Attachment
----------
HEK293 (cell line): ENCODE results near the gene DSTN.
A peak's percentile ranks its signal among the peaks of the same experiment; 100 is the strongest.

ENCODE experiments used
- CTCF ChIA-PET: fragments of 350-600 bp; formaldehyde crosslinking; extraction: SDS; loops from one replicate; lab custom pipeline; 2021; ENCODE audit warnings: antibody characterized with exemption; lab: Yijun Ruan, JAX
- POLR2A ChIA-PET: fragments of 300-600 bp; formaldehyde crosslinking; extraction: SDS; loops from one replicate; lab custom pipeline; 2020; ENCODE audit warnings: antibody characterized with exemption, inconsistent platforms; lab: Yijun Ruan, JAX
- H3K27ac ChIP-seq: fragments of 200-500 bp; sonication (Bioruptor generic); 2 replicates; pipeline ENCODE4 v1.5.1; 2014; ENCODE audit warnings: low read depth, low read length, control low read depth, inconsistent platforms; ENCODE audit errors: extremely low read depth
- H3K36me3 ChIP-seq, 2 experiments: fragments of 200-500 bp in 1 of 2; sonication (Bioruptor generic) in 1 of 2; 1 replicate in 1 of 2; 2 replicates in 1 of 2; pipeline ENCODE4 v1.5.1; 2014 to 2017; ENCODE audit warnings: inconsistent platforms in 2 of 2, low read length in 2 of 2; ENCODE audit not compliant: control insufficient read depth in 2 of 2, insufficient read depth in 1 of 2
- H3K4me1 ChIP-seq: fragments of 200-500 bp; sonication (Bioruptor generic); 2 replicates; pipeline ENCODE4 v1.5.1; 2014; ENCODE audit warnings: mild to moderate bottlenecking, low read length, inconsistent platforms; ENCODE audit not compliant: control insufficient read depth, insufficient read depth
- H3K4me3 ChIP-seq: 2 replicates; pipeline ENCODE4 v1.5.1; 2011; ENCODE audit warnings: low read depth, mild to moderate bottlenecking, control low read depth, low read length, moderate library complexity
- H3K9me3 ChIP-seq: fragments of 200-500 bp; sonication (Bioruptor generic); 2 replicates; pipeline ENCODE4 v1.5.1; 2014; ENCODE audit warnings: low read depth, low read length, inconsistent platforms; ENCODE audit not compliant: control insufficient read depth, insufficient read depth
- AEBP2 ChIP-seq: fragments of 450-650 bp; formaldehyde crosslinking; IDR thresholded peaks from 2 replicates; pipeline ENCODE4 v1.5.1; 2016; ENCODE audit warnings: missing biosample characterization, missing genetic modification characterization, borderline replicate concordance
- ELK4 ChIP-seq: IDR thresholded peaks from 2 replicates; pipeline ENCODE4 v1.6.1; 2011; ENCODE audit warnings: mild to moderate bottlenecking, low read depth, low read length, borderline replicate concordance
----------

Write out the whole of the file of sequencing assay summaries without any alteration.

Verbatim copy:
HEK293 (cell line): ENCODE results near the gene DSTN.
A peak's percentile ranks its signal among the peaks of the same experiment; 100 is the strongest.

ENCODE experiments used
- CTCF ChIA-PET: fragments of 350-600 bp; formaldehyde crosslinking; extraction: SDS; loops from one replicate; lab custom pipeline; 2021; ENCODE audit warnings: antibody characterized with exemption; lab: Yijun Ruan, JAX
- POLR2A ChIA-PET: fragments of 300-600 bp; formaldehyde crosslinking; extraction: SDS; loops from one replicate; lab custom pipeline; 2020; ENCODE audit warnings: antibody characterized with exemption, inconsistent platforms; lab: Yijun Ruan, JAX
- H3K27ac ChIP-seq: fragments of 200-500 bp; sonication (Bioruptor generic); 2 replicates; pipeline ENCODE4 v1.5.1; 2014; ENCODE audit warnings: low read depth, low read length, control low read depth, inconsistent platforms; ENCODE audit errors: extremely low read depth
- H3K36me3 ChIP-seq, 2 experiments: fragments of 200-500 bp in 1 of 2; sonication (Bioruptor generic) in 1 of 2; 1 replicate in 1 of 2; 2 replicates in 1 of 2; pipeline ENCODE4 v1.5.1; 2014 to 2017; ENCODE audit warnings: inconsistent platforms in 2 of 2, low read length in 2 of 2; ENCODE audit not compliant: control insufficient read depth in 2 of 2, insufficient read depth in 1 of 2
- H3K4me1 ChIP-seq: fragments of 200-500 bp; sonication (Bioruptor generic); 2 replicates; pipeline ENCODE4 v1.5.1; 2014; ENCODE audit warnings: mild to moderate bottlenecking, low read length, inconsistent platforms; ENCODE audit not compliant: control insufficient read depth, insufficient read depth
- H3K4me3 ChIP-seq: 2 replicates; pipeline ENCODE4 v1.5.1; 2011; ENCODE audit warnings: low read depth, mild to moderate bottlenecking, control low read depth, low read length, moderate library complexity
- H3K9me3 ChIP-seq: fragments of 200-500 bp; sonication (Bioruptor generic); 2 replicates; pipeline ENCODE4 v1.5.1; 2014; ENCODE audit warnings: low read depth, low read length, inconsistent platforms; ENCODE audit not compliant: control insufficient read depth, insufficient read depth
- AEBP2 ChIP-seq: fragments of 450-650 bp; formaldehyde crosslinking; IDR thresholded peaks from 2 replicates; pipeline ENCODE4 v1.5.1; 2016; ENCODE audit warnings: missing biosample characterization, missing genetic modification characterization, borderline replicate concordance
- ELK4 ChIP-seq: IDR thresholded peaks from 2 replicates; pipeline ENCODE4 v1.6.1; 2011; ENCODE audit warnings: mild to moderate bottlenecking, low read depth, low read length, borderline replicate concordance